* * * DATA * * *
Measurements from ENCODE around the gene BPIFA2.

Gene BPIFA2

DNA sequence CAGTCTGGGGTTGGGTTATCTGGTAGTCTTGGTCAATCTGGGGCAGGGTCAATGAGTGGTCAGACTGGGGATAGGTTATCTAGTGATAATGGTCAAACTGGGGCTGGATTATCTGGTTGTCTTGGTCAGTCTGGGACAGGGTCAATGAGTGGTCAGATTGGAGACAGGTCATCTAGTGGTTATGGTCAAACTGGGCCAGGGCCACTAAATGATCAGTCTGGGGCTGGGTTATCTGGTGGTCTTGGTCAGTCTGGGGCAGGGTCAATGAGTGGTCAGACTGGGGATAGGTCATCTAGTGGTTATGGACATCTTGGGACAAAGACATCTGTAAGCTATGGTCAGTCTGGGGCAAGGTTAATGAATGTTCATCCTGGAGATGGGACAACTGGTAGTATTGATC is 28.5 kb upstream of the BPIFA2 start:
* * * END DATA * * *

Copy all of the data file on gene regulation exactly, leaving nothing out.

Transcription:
Measurements from ENCODE around the gene BPIFA2.

Gene BPIFA2

DNA sequence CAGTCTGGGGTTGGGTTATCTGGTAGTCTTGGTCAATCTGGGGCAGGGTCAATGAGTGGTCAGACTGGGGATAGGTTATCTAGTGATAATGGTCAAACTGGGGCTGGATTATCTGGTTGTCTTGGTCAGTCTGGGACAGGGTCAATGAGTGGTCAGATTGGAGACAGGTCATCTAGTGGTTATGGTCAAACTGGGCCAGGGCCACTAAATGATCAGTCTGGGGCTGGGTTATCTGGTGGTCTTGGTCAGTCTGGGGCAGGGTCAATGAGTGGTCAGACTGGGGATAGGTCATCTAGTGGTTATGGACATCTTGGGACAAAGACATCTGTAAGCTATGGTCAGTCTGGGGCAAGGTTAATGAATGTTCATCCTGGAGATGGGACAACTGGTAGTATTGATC is 28.5 kb upstream of the BPIFA2 start: